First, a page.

Sen. Josh Hawley, R-Mo., was shamefully captured by news photographers holding his fist up in a sign of support as mobs assembled at the U.S. Capitol Jan. 6 before they sacked his workplace — and the citadel of our republic.
Despite what transpired shortly after — with Trump loyalists invading the Capitol, calling for Vice President Mike Pence to be hanged, terrorizing locked-down members of Congress and ransacking the building — Hawley voted later that night not to certify the election of President-elect Joe Biden.
In fact, Hawley was the first U.S. senator to publicly challenge the Electoral College tally, and led the opposition with Sen. Ted Cruz, R-Texas. He’s been condemned even by many in his own party for voting to challenge the election results. The editorial board of The Kansas City Star called on Hawley to resign or be removed, opining that he has “blood on his hands” and “that no one other than Trump himself is more responsible for the coup attempt.”
Hawley is a Christian Nationalist.
In a recent op-ed for The New York Times, journalist Katherine Stewart thoroughly documents Hawley’s Christian Nationalist credentials, including an address he gave in 2017 saying “our charge” is: “To take the Lordship of Christ, that message, into the public realm, and to seek the obedience of the nations. Of our nation!”
FFRF knew about that infamous address, because we sent a complaint letter to Hawley about it, after he made those statements in his official capacity as Missouri attorney general to a “Pastors and Pews” event in Kansas City. During his remarks, he chillingly referred to his service as attorney general as a “form of ministry”:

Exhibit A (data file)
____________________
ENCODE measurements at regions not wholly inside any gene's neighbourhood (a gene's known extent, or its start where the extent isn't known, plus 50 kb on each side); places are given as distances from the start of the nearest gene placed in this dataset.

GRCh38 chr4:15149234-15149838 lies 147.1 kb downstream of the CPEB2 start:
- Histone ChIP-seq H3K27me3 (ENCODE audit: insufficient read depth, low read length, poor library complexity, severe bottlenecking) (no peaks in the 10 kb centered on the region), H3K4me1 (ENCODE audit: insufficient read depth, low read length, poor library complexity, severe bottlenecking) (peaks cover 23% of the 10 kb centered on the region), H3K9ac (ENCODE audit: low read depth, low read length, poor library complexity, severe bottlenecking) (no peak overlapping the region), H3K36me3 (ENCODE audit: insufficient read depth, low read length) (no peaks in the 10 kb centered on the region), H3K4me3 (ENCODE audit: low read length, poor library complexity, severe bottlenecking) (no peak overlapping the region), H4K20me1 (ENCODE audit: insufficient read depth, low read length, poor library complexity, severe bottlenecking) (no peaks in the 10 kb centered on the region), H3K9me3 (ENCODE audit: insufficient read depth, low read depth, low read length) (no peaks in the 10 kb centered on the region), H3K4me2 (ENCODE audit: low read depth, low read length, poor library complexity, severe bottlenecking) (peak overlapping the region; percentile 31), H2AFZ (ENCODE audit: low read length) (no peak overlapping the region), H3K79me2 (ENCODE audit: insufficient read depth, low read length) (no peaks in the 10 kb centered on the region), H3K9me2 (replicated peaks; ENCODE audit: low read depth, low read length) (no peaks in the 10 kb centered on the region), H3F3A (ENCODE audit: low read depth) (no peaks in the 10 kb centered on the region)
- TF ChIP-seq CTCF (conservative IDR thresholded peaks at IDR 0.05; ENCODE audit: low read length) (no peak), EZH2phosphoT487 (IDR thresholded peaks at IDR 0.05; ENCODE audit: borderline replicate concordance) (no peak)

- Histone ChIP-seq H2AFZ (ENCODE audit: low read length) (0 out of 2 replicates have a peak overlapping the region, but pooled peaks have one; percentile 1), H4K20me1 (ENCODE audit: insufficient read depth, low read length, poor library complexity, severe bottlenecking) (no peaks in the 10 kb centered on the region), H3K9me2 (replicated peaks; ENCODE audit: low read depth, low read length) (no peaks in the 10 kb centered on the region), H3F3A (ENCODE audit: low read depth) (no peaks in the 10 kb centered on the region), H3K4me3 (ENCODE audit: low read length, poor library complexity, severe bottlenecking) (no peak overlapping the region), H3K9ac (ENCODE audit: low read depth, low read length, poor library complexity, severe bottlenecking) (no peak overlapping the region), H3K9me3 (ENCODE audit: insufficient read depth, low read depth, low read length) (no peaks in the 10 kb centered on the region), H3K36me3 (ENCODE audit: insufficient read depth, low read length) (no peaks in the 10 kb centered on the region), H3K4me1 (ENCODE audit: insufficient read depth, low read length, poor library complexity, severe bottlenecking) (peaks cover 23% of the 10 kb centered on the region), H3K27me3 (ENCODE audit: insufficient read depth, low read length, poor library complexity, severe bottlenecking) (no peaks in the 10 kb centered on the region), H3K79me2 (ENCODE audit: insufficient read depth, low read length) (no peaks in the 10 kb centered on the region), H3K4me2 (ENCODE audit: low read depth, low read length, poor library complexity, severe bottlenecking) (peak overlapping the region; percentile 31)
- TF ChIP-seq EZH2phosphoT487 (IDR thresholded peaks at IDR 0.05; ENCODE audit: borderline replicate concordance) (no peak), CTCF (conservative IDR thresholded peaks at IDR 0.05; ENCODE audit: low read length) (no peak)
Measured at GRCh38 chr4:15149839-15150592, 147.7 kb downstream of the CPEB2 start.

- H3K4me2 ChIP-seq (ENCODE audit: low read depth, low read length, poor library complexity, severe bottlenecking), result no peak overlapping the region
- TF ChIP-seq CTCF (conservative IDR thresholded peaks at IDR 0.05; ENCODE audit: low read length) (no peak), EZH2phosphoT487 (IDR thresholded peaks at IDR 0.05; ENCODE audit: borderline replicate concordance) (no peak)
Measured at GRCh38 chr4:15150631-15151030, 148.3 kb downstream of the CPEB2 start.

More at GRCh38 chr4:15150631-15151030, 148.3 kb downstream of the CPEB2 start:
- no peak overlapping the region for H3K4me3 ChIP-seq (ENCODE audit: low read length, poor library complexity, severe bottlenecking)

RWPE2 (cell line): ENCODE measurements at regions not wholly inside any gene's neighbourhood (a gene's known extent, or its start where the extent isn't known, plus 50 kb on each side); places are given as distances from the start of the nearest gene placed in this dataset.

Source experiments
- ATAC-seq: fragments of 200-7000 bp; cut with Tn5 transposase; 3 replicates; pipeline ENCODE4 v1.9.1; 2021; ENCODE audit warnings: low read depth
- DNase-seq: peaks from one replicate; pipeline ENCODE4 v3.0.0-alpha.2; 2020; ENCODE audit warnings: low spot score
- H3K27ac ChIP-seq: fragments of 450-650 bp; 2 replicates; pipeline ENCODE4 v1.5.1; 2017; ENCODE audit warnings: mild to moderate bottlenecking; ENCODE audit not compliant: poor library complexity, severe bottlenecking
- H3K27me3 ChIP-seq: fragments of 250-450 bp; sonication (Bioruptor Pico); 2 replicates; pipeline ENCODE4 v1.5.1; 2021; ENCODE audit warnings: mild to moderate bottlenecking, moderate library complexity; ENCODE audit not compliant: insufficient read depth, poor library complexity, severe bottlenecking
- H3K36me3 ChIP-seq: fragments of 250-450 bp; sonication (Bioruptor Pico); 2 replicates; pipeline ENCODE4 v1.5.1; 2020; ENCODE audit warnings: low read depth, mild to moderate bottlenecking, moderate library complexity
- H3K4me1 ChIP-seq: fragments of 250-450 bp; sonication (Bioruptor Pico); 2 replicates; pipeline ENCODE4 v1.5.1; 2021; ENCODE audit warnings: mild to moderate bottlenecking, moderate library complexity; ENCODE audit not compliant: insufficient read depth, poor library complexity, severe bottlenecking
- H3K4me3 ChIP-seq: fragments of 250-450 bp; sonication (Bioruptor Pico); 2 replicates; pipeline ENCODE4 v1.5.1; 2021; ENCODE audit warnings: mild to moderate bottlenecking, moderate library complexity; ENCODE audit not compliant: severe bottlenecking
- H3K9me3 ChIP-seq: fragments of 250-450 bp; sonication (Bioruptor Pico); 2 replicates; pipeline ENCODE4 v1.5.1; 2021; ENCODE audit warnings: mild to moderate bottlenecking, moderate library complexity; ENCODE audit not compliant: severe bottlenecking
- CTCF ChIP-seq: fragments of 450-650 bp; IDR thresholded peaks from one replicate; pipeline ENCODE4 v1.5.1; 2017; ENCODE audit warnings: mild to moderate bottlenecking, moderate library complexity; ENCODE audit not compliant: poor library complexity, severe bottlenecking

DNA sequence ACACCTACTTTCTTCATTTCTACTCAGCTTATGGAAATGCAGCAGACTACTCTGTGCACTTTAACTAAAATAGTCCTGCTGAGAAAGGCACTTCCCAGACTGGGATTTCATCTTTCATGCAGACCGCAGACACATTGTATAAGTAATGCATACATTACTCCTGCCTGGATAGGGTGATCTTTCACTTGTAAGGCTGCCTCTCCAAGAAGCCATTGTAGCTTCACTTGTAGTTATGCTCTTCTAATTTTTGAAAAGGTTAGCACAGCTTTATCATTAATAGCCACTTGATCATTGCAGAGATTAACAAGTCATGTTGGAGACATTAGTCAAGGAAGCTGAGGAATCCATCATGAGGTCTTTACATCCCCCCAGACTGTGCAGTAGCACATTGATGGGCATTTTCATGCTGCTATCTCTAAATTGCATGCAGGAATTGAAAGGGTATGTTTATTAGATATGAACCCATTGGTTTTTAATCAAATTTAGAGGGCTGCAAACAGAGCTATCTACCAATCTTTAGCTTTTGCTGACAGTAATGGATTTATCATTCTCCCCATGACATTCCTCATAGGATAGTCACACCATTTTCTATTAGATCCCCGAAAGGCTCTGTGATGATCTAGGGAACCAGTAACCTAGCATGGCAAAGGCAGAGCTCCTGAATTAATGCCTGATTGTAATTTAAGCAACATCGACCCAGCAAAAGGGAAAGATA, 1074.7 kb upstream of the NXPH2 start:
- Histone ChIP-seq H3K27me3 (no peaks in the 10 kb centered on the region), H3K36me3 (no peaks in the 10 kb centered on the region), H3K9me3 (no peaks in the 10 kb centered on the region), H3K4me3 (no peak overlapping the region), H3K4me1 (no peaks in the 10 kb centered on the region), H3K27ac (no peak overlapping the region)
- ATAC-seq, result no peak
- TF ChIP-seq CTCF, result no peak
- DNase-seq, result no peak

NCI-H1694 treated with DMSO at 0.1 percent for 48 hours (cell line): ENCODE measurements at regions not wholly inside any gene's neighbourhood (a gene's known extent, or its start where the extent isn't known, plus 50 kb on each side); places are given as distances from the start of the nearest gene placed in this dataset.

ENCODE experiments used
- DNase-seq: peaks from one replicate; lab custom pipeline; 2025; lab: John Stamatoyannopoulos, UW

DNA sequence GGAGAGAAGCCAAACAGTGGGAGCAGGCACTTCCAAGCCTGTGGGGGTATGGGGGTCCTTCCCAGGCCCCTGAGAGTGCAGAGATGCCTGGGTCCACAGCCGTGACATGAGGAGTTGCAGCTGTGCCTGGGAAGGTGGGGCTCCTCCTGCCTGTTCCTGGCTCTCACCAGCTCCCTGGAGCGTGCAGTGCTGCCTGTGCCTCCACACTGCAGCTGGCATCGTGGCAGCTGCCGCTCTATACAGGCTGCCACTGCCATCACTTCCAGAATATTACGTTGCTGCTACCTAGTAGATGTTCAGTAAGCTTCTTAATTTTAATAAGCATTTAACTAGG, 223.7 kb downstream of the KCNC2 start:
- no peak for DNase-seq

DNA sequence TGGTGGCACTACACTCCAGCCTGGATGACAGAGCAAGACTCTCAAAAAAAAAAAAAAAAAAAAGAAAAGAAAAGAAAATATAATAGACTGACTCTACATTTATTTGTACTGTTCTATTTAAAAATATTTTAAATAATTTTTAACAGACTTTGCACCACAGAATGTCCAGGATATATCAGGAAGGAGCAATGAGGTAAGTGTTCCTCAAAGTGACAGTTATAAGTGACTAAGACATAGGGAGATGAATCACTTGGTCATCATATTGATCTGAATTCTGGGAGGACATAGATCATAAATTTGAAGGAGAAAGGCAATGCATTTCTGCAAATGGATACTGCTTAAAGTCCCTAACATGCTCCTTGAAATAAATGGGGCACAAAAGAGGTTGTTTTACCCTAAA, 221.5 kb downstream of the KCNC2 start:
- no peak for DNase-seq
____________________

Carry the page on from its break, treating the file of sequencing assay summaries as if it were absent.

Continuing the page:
“There is only one god. That god is Jesus Christ, who is seated on the throne and is lord over all and […] as believers we are charged to take that message—that the lord reigns, that Jesus Christ reigns, that he is risen and is seated on the throne—we are called to take that message into every sphere of life that we touch, including the political realm.”
We documented in our letter more of the same kind of truly shocking zealotry, uttered by the highest enforcement officer of his state:
“…our charge [is to] take the lordship of Christ, that message, into the public realm and to seek the obedience of the nations—of our nation… to influence our society, and even more than that, to transform our society our society to reflect the gospel truth and lordship of Jesus Christ.”
Hawley ganged up with some other theocratic state attorneys general to oppose two FFRF lawsuits (something that in fact routinely happens): our historic challenge of the IRS privileging of ministers and churches with a lucrative-to-them housing allowance, and sounding out against our lawsuit challenging an enormous cross in a Pensacola public park.
FFRF has long argued that Christian Nationalism is an existential threat to our republic. Even before Hawley smiled upon the Capitol insurgents, conservative columnist George F. Will presciently wrote on Jan. 4 that Hawley (and Cruz) are the Constitution’s “most dangerous enemies.”
Will got that right. The Freedom From Religion Foundation likewise calls on Hawley to resign.